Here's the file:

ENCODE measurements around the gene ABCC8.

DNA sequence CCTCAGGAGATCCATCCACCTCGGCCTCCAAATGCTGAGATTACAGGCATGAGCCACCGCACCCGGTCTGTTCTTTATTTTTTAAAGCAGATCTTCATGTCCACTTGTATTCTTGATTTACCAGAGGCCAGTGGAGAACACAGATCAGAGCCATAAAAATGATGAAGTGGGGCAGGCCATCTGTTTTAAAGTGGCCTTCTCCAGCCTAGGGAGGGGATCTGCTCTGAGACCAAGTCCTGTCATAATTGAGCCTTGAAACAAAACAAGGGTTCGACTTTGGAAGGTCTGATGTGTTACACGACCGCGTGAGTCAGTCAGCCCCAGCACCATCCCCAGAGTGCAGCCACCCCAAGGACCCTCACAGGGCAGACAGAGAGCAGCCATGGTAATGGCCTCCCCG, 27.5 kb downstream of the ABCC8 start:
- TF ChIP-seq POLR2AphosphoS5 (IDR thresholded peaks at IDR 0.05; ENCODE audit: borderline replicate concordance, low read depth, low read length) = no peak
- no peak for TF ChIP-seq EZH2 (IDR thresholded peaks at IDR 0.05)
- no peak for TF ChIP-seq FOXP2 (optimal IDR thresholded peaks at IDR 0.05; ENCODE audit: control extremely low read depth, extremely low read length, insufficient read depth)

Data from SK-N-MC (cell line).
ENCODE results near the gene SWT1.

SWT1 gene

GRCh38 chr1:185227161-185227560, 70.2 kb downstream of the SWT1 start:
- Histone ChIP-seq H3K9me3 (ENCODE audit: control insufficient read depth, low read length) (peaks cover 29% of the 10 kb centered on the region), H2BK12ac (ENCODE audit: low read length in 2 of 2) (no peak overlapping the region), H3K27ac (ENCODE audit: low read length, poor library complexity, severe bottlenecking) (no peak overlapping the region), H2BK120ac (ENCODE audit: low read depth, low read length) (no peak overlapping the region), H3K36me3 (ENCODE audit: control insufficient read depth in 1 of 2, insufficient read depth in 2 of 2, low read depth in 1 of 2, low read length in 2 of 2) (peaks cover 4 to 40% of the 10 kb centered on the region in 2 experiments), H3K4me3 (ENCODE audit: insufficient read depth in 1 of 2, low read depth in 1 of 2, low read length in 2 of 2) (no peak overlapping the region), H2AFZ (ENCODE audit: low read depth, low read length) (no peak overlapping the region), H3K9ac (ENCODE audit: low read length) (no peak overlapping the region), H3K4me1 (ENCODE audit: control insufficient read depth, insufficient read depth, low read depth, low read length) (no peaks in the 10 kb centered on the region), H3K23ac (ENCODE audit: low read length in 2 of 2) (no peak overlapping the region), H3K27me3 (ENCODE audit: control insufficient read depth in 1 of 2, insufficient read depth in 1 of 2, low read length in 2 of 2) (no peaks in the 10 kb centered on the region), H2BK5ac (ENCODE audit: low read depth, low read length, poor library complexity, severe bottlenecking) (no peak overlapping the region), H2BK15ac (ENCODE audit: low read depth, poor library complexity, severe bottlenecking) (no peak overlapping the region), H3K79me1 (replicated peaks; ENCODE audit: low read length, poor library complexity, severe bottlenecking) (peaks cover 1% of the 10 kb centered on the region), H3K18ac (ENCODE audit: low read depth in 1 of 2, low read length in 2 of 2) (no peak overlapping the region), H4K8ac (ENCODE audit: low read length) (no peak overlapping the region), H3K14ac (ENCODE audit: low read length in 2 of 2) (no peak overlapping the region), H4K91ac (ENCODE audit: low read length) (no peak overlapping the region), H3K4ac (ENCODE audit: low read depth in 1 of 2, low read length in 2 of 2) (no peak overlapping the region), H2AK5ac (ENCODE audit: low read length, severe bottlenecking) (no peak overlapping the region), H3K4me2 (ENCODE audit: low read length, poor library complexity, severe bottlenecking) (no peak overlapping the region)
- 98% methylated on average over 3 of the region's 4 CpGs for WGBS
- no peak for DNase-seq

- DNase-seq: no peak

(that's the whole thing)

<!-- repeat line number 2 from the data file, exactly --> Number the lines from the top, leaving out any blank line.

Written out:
DNA sequence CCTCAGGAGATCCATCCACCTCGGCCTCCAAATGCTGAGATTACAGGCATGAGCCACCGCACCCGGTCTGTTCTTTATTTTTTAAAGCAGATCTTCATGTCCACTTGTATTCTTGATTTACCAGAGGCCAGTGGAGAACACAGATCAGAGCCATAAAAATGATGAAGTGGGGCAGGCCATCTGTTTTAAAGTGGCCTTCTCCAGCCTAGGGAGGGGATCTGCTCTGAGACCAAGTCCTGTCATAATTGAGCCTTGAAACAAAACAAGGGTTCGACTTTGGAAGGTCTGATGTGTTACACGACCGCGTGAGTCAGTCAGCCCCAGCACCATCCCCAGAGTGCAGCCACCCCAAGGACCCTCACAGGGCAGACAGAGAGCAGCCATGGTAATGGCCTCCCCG, 27.5 kb downstream of the ABCC8 start: